Another approach to further understand the role for Siglec-7 in regulating NK cell cytotoxicity is to treat the NK cells themselves with a sialidase, thus exposing previously masked Siglec receptors. The sialic acid binding site of Siglec-7 is known to be masked by cis interactions (Figure 2) and unmasking has been shown by Kawasaki et al. to reduce the efficiency of NK cells to kill renal cell carcinoma (RCC) cells (43). Neuraminidase-treated NK cells were shown to be less cytotoxic to RCC cell lines strongly expressing DSGb5, compared to RCC cells with low levels of DSGb5 (43). Kawasaki et al. not only showed that Siglec-7 is involved in regulating NK cell activity against RCC but they also identified DSGb5 as a preferred Siglec-7 ligand involved in these interactions.
Similarly, in 2003 Nicoll et al. were able to identify the disialoganglioside GD3 as being involved in NK cell regulation using a murine mastocytoma model in which GD3 was overexpressed. GD3 is found prevalently on cells of the central nervous system but is also highly expressed on melanoma cells (48). Again, Siglec-7 was unmasked using sialidase treatment and when used in cytotoxicity assays against GD3-synthase-transfected P815 murine mastocytoma cells, a Siglec-7 dependent inhibition of NK cell-mediated cytotoxicity was observed (48). Similar to Kawasaki et al. the Nicoll group were also able define a ligand for Siglec-7, whilst showing its relevance in inhibiting NK cell function in another tumor cell line.
Small, high affinity Siglec-7 binding ligands have also been synthesized to inhibit the action of the receptor. Brossmer et al. developed high affinity Siglec-7 ligands and determined that methylsulfonamide was a suitable candidate for biological studies, with high affinity for Siglec-7 and zero toxicity toward either IL-2 activated NK cells or target cells in vitro (49). When NK cells pre-treated with the inhibitor were co-cultured in a chromium release assay (a classic assay used to quantify the death of target cells) with the Siglec-7 ligand expressing melanoma cell line Mel1106, increased lysing of target cells was recorded for some, but not all, donors. This was attributed to variable expression of inhibitory receptors between donors and the expression of different Siglec-7 isoforms between donors. Nevertheless, the role of small molecule inhibitors as a means of cancer therapy was shown to be possible. When using the methylsulfonamide the increase in cytotoxicity of NK cells against target cells was lower than reported by groups who have used an anti-Siglec-7 blocking antibody (38, 48). However, Brossmer et al. credited this partially to the antibodies having a much lower Kd value than methylsulfonamide, and hypothesized that next generation small molecule inhibitors with a lower Kd value would be able to elicit higher cytotoxic responses from NK cells (49). In the same year Sato et al. also synthesized a small molecule Siglec-7 inhibitor, using disialic acid on polysaccharide dextran (DiSia-Dex). They showed that it was a potent inhibitor of Siglec-7 binding to GD3 and demonstrated that, furthermore, it was able to release Siglec-7 from a Siglec-7-GD3 complex (50). They credited this to a slow dissociation rate and high association rate, but no studies were carried out into the effect DiSia-Dex has on NK cell cytotoxicity against cancer cells. Nevertheless, the potential of small inhibitor molecules in preventing Siglec-7 mediated inhibition of NK cell function has been highlighted and remains a potential future therapeutic strategy.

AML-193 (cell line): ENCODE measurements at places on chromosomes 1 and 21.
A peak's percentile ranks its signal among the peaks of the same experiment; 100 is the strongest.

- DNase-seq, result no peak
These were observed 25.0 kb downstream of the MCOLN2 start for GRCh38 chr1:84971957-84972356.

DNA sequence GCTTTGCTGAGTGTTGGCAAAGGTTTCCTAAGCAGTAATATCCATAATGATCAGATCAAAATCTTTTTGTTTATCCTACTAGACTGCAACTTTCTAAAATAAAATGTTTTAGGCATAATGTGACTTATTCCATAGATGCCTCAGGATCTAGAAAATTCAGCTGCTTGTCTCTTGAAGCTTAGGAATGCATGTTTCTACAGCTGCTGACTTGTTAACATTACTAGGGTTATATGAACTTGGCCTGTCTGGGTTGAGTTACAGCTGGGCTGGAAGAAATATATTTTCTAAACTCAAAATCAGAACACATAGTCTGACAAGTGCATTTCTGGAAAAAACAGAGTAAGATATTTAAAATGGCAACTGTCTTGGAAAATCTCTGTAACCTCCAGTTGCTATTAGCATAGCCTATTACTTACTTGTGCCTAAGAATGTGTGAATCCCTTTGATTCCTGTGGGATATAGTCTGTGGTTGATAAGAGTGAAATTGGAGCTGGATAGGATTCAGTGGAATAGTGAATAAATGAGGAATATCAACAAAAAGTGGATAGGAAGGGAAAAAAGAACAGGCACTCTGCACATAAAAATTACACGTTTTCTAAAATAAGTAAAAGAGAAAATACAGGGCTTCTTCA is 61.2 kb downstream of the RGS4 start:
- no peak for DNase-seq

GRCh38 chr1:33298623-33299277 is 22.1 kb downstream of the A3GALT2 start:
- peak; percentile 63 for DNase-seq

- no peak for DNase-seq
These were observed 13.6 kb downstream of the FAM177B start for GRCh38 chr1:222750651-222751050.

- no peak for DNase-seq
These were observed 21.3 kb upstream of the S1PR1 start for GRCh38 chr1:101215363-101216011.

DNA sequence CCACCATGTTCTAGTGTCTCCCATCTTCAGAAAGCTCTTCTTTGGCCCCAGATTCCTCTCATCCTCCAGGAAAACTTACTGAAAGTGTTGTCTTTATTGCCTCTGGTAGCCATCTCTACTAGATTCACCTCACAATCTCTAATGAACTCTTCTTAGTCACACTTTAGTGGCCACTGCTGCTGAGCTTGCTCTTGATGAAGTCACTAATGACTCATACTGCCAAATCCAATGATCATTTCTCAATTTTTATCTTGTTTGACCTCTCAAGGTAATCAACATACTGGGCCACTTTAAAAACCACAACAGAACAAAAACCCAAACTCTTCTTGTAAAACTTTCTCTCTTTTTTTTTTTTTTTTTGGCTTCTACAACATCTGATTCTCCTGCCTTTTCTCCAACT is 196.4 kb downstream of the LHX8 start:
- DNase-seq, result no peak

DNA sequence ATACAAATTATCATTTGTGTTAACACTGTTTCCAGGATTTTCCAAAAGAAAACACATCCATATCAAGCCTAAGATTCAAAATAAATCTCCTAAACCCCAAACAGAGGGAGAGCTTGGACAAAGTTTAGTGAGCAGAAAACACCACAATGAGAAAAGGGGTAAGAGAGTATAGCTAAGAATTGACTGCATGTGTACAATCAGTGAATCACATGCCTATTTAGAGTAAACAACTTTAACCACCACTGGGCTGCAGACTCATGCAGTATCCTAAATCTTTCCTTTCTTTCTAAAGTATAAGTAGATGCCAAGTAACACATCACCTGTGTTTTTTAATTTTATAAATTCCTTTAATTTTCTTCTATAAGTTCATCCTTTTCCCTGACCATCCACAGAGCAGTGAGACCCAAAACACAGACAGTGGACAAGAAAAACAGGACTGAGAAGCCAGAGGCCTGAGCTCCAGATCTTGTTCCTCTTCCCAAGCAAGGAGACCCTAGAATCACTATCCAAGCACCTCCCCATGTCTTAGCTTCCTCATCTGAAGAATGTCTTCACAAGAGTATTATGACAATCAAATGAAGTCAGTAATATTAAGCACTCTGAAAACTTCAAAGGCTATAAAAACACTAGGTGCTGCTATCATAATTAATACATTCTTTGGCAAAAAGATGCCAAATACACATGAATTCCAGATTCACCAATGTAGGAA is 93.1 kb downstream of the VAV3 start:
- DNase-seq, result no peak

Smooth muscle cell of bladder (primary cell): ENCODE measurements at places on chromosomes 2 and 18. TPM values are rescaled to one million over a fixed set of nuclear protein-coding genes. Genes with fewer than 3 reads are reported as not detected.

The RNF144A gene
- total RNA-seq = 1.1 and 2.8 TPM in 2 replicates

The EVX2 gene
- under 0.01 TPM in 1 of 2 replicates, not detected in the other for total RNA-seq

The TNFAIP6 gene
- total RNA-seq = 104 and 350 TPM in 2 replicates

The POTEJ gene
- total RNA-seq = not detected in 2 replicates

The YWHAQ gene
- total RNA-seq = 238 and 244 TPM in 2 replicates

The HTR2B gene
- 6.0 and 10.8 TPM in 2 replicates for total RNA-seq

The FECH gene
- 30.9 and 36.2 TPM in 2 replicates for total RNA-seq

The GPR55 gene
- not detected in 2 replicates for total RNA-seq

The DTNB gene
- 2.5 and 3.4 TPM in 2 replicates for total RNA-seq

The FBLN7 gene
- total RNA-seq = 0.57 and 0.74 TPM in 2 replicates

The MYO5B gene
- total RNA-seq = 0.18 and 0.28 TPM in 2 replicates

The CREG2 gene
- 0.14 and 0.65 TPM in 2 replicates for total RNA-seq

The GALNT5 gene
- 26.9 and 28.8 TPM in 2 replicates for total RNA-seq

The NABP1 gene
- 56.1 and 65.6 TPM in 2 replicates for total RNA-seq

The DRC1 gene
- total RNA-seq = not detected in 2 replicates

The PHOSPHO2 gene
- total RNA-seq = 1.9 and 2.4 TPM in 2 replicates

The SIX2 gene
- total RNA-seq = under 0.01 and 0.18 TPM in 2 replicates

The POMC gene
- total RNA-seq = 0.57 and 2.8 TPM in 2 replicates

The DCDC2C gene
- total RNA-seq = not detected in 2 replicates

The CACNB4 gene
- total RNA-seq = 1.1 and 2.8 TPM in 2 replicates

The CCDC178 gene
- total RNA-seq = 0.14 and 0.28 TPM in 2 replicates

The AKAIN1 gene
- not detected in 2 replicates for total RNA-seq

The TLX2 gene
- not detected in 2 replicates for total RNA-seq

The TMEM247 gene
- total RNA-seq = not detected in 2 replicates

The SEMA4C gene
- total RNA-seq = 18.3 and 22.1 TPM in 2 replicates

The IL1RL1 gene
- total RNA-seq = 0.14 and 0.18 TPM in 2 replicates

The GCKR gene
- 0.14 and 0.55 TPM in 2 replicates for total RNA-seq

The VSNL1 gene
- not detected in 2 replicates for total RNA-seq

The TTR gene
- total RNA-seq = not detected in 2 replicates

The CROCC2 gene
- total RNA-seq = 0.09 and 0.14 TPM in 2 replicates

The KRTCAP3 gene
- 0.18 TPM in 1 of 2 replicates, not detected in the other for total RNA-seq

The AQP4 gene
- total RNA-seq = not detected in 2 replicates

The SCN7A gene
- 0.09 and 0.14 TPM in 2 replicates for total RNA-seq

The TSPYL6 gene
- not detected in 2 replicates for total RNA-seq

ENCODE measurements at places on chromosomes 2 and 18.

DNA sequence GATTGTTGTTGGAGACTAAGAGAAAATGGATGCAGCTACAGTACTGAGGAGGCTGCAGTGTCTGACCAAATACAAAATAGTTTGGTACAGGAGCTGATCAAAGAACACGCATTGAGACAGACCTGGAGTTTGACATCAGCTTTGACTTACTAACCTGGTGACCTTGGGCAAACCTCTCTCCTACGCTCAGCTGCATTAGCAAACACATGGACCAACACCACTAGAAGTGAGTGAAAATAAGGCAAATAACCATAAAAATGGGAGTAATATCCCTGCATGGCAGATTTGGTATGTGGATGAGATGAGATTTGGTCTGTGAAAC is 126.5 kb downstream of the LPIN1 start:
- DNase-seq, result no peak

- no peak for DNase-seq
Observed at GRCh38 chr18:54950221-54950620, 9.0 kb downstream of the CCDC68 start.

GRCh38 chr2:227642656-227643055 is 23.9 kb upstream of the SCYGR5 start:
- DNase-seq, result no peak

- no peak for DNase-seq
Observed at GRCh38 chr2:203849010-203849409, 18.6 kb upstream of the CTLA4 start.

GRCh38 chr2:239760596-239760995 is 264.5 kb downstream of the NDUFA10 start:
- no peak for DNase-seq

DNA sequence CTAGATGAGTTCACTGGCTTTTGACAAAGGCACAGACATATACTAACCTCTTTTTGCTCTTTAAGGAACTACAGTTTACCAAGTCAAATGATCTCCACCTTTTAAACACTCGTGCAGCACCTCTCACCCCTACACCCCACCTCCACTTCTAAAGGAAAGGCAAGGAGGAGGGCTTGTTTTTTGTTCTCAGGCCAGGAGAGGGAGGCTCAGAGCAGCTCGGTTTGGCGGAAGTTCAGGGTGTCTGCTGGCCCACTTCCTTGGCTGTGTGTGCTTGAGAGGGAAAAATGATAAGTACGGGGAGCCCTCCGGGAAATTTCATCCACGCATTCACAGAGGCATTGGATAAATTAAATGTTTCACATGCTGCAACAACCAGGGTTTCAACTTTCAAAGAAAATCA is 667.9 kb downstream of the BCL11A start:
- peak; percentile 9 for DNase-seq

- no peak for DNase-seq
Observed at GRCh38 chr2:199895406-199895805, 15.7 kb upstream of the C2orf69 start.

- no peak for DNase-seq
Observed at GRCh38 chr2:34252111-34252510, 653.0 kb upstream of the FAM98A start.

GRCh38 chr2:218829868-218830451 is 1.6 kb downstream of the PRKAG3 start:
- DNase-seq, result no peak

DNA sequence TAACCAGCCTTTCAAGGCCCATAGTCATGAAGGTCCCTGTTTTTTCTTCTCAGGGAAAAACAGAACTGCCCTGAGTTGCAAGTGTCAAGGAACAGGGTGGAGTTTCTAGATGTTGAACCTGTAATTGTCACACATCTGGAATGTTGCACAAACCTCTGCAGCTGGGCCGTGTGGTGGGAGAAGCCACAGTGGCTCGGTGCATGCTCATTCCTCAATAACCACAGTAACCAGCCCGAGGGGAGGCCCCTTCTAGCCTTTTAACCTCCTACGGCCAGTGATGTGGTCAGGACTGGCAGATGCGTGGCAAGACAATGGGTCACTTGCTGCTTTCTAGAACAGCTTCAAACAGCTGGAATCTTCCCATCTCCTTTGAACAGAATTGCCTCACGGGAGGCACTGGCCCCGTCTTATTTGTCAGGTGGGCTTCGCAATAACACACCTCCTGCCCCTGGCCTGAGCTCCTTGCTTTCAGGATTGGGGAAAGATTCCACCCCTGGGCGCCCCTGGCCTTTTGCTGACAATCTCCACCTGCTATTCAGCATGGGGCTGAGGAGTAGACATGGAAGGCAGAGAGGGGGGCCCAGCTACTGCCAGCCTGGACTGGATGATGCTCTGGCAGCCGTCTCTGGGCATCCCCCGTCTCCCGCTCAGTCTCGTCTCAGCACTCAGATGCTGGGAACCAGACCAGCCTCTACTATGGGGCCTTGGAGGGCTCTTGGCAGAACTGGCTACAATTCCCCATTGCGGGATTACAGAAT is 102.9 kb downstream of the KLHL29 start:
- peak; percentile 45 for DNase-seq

Collectively, the importance of Siglec-7 in regulating NK cell activity against tumor cell lines has been well-documented in pre-clinical models today. However, its role in vivo, especially its impact in facilitating tumor cell immune-evasion, remains to be established. Such studies will likely require the use of xenograft models as murine NK cells do not express Siglec-7 or Siglec-9 (23). Given the recent attention, we believe it is only a matter of time before the role for the Siglec-7 receptor and its ligands in vivo is also detailed.
Siglec-9: Its Role in NK Cell Regulation and Other Immune Domains
To date, several ligands for Siglec-7 have been identified and shown to be expressed on different types of cancers. In contrast, Siglec-9 is known to bind to the mucin MUC16, commonly expressed on the surface of epithelial cells such as tracheal and ovarian cells (51). Cell surface MUC16 (csMUC16) is expressed by ovarian cancer cells and is detectable in the peripheral blood of cancer patients. Indeed, a peptide found in the VNTR domain on both csMUC16 and shedded MUC16 (sMUC16) is considered the tumor marker and is known as cancer antigen 125 (CA125) (51). CA125 is known to be heavily glycosylated with approximately a quarter of its overall mass estimated to constitute carbohydrates, in particular O-linked glycans although N-linked glycans were also observed on CA125 isolated from ovarian cancer cells (52). Belisle et al. showed in 2010 that neuraminidase-treated sMUC16 binding to peripheral blood mononuclear cells derived from ovarian cancer patients was reduced compared to heat-inactivated neuraminidase, leading them to hypothesize that the cognate receptor for MUC16 bound to sialic acids and eventually identifying Siglec-9 as a receptor for MUC16 (51). Additionally, by conducting mass spectrometry on Siglec-9 ligands isolated from carcinoma cell lines, Läubli et al. identified the heavily-glycosylated protein Lectin Galactoside-binding soluble 3-binding protein (LGALS3BP) as a novel ligand for Siglec-9 (46). LGALS3BP was also found to bind to recombinant Siglec-5 and Siglec-10, however this is beyond the scope of this review as neither are expressed by NK cells.